U.S. occupation authorities announced the recovery Saturday of most of the items feared looted from the National Museum here, after museum officials revealed where the artifacts had been taken for safekeeping.
Also Saturday, attackers using rocket-propelled grenades and small arms killed a U.S. soldier near Tikrit and wounded four more. And a new mass grave was found, reported to contain the remains of prisoners that Saddam Hussein's regime executed in its last days.
U.S. troops were widely criticized for failing to secure the National Museum when they entered the city in early April. Last month, occupation authorities said it appeared that most of the antiquities had been locked in a secret vault for safekeeping, and museum staff disclosed the location of that hideaway this week, an occupation official told reporters.
Of the 170,000 items in the museum collection, only 3,000 objects remain unaccounted for, the official said. In addition, a famed collection of ancient gold and enamel jewelry known as the Treasure of Nimrud has been found in good condition in the flooded vault of the Iraqi Central Bank, the official said.
The vault was flooded during the looting spree that gripped Baghdad in the first days after U.S. troops entered the city. The Nimrud trove is from the ancient kingdom of Assyria and is dated around 900 BC.
The incident near Tikrit was the second fatal attack on U.S. forces in three days. In Fallouja on Thursday, one soldier was killed and five were injured. The 150,000 troops attempting to control Iraq face a confused jumble of friendship, hostility and danger.
Despite the 100-degree-plus heat, GIs are out in the glaring sun in long-sleeved, helmeted, flak-jacketed combat gear, sweat running down their faces, rifles and machine guns always at the ready.
They ride in their Humvees and Bradley fighting vehicles along almost every main street and many smaller, dust-clogged lanes and set up checkpoints to search for weapons.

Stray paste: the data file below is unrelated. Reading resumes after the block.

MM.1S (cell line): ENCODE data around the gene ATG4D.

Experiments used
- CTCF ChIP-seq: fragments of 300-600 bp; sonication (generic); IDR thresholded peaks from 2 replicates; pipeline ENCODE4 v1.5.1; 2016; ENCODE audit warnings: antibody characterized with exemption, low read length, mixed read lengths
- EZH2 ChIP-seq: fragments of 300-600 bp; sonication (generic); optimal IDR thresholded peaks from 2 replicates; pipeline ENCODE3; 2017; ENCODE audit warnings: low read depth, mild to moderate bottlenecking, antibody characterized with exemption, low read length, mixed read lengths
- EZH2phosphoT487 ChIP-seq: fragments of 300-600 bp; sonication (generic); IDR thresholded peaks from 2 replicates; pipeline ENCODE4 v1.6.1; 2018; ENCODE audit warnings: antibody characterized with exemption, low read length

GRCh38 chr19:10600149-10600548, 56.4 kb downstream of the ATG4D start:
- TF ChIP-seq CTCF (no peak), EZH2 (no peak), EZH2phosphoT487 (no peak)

In most places, they get friendly waves from the children and banter with adults who can speak English. But wariness and hostility are often close to the surface, especially lately in the insular, mainly Sunni cities of Fallouja, Tikrit and Hit that are situated north and west of Baghdad.
A statement from the U.S. Central Command provided few details of Saturday's attack outside Tikrit, the home city of Hussein that is considered a lair for remaining Baath Party loyalists. The identities of the slain soldier and the four who were injured were withheld until relatives were notified.
In Fallouja, where American forces have been met by cold stares and suffered occasional bloodshed since they arrived in mid-April, the soldiers Saturday morning surrounded an Agriculture Ministry storage facility that had been looted of trucks and irrigation gear overnight, then set ablaze.
Soldiers took two Iraqis into custody while a crowd of about 100 young men stared sullenly.
Many in the crowd blamed the looting on the Americans, saying they had not secured the facility.
But a guard admitted that the U.S. troops were not summoned for eight or nine hours because the local people thought they could deal with the thieves themselves. Once told, the Americans showed up in half an hour, he said.
Meanwhile, the latest mass grave of the regime's victims was discovered near Salman Pak, about 15 miles south of Baghdad.
Residents, quoted by news agencies, said that five corpses had been removed but that the site at a military complex could contain 100 bodies. The victims were described as young men killed as recently as April 4, when U.S. troops were on the verge of entering the town.
Times staff writer Azadeh Moaveni in Baghdad and Times wire services contributed to this report.